L'analytique et le synthétique en économie
This article applies to microeconomics a classic distinction of the philosophy of language, i.e., that between analytical and synthetic propositions. A further article will combine it with the epistemological distinction between a priori and a posteriori knowledge. We start by reconsidering the main definitions of the analytical and the synthetic. We rebut Quine’s famous objections against them, and then show how they operate on the theory of Giffen goods and substitute goods. The distinction makes it possible to clarify decisions that microeconomists leave implicit, at the risk of falling into semantic traps. In the particular instance, it reinforces the existing critique of Hicks’s definition of substitutes. As an secondary contribution, we show that economic methodology wrongly identifies analytical propositions with tautologies, and synthetic propositions with testable ones.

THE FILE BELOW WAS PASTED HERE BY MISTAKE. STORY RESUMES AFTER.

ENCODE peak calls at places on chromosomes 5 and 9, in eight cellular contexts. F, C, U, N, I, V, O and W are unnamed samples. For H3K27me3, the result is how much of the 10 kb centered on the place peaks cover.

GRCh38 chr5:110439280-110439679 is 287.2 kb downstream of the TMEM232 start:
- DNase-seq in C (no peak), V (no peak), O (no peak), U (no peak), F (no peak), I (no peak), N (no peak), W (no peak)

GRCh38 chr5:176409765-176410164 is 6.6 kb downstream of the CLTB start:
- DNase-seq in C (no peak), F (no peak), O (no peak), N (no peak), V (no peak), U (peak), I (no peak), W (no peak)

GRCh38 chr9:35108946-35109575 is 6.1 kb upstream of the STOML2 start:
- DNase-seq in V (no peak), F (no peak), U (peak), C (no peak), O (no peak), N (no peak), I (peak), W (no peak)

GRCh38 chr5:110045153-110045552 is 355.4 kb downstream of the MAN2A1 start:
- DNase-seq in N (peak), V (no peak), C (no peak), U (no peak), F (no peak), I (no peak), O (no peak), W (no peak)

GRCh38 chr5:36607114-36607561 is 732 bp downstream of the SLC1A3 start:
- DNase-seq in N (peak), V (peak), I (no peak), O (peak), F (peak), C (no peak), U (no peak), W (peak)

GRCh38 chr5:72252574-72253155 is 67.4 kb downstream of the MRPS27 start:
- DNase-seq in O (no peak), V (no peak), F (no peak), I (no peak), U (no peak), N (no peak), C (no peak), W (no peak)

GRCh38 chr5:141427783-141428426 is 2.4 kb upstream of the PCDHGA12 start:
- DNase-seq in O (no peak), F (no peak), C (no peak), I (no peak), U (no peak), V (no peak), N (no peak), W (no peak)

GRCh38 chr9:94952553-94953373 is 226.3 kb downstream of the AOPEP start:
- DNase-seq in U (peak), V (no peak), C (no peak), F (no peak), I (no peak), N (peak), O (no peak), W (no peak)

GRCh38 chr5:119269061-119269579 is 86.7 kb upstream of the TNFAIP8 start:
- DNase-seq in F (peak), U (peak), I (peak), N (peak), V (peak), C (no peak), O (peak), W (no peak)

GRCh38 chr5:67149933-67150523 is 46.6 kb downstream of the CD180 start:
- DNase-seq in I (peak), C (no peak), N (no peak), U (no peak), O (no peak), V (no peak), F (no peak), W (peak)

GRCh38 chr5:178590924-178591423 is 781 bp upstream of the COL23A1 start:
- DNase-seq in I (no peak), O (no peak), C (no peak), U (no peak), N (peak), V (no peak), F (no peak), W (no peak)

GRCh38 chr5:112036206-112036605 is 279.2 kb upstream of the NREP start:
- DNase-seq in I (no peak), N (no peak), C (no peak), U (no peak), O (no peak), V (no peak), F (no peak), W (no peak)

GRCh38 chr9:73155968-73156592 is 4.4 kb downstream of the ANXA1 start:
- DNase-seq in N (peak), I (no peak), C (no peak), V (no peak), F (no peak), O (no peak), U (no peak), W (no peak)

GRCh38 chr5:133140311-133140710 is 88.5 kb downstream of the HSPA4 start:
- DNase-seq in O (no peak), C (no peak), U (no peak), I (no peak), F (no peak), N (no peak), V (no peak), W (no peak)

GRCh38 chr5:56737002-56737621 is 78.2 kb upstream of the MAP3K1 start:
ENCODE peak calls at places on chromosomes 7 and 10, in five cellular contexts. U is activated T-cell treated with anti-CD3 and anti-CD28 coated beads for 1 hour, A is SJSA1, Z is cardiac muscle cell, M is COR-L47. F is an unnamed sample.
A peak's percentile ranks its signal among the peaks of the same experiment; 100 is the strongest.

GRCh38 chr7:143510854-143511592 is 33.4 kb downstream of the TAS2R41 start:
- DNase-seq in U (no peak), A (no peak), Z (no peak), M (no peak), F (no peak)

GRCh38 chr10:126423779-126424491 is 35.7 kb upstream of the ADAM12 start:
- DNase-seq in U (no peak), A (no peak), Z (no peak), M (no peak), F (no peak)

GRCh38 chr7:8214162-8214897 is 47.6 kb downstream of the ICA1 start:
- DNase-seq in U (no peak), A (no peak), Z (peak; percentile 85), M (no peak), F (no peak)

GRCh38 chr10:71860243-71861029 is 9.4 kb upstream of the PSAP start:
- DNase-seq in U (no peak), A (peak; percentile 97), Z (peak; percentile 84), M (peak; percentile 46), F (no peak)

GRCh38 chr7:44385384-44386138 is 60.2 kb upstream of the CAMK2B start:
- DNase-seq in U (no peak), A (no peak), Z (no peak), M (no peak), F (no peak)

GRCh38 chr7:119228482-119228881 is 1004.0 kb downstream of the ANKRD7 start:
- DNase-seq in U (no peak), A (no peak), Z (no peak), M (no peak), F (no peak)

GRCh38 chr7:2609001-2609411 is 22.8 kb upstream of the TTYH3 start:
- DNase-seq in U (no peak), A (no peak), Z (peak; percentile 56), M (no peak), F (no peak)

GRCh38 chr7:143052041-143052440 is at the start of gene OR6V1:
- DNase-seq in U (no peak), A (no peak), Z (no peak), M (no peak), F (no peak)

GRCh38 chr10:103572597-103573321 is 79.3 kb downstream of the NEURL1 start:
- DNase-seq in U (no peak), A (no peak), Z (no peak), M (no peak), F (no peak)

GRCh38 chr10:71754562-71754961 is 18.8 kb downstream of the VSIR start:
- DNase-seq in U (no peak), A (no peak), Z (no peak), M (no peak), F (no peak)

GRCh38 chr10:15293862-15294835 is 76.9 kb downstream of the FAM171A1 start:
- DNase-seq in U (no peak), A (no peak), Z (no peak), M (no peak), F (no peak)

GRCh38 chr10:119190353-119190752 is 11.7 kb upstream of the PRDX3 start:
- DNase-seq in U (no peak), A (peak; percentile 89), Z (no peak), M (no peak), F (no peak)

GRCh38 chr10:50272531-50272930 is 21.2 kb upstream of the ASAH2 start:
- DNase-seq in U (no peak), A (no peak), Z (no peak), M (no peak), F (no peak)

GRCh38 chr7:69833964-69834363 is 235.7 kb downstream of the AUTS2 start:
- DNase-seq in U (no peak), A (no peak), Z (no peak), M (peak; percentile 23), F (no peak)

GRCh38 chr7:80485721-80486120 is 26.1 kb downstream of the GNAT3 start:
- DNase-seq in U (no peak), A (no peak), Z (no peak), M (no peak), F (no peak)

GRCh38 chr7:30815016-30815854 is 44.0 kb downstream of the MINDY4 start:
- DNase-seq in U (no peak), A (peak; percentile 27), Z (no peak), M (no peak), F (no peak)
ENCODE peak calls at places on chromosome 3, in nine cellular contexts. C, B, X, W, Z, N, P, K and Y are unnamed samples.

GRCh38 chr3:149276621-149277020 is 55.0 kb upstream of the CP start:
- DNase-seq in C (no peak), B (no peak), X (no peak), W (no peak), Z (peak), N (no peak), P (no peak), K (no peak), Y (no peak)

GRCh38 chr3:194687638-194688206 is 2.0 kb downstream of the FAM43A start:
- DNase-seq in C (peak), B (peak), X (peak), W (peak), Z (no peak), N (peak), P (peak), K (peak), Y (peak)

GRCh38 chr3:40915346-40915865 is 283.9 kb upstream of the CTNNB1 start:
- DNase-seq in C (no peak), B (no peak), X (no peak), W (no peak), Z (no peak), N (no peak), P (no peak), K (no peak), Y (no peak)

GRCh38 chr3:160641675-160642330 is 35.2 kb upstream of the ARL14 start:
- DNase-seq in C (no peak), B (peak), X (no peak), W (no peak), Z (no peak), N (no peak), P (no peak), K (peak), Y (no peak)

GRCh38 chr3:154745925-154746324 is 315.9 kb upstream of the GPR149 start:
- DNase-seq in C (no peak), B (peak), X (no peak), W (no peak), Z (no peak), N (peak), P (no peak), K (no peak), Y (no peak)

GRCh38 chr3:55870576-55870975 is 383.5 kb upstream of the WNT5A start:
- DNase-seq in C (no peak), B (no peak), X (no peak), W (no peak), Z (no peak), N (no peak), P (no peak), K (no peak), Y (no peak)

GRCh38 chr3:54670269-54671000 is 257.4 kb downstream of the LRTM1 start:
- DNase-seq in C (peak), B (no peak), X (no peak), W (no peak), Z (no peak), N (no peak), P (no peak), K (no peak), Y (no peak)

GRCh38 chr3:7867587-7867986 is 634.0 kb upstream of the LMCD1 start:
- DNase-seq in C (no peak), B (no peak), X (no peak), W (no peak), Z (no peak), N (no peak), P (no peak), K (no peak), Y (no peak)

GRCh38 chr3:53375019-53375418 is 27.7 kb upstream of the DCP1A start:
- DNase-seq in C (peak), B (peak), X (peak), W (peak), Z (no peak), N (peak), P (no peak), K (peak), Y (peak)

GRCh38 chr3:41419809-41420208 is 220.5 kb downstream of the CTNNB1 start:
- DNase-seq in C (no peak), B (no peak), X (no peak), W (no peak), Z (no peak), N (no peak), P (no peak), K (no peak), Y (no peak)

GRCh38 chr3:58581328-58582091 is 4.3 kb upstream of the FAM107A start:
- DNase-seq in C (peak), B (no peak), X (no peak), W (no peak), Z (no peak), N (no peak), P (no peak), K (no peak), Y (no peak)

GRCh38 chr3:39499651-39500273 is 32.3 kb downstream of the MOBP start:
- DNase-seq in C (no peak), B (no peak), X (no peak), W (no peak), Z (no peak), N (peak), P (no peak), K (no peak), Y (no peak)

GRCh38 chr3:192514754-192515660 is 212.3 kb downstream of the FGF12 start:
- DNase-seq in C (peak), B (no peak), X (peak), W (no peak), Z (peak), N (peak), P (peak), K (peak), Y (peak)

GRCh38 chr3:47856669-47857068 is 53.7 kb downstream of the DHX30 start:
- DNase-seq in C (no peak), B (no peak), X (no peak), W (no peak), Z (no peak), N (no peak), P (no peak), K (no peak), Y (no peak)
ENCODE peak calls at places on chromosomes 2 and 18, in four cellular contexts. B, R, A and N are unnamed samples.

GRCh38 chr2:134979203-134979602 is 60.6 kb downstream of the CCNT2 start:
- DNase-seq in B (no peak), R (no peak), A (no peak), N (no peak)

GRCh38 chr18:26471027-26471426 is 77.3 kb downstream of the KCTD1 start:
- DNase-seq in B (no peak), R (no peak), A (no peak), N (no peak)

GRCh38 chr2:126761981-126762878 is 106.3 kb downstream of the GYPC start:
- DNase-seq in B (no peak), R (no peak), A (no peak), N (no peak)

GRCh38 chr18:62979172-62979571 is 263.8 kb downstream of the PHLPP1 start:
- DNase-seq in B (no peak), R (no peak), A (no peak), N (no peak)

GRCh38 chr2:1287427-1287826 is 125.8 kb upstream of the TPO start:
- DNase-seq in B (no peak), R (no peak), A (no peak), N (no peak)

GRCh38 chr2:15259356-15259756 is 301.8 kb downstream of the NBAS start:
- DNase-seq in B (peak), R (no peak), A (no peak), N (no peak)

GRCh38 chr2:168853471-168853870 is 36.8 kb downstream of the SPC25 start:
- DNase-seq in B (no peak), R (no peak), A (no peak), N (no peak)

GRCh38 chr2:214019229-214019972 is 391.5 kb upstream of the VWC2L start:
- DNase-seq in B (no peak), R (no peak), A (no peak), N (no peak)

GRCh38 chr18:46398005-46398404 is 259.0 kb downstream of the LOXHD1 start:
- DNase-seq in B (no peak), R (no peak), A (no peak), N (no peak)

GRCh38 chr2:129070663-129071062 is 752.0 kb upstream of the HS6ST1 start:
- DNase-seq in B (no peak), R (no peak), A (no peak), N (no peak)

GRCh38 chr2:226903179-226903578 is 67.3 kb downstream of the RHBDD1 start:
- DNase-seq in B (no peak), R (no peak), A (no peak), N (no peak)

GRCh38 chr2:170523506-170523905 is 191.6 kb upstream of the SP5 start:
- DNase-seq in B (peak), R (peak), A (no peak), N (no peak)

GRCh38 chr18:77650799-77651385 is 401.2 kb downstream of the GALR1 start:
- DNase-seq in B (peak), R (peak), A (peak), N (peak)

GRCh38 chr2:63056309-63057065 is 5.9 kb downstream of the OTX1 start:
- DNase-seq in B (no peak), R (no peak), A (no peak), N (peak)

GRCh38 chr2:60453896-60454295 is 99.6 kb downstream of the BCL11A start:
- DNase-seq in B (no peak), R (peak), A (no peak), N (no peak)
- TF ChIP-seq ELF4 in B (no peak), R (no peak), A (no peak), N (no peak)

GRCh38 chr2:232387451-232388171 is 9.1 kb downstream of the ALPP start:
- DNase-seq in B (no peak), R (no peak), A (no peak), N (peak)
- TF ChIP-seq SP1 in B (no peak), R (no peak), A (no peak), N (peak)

Volume (Year): 72 (2006)
Issue (Month): 4 ()
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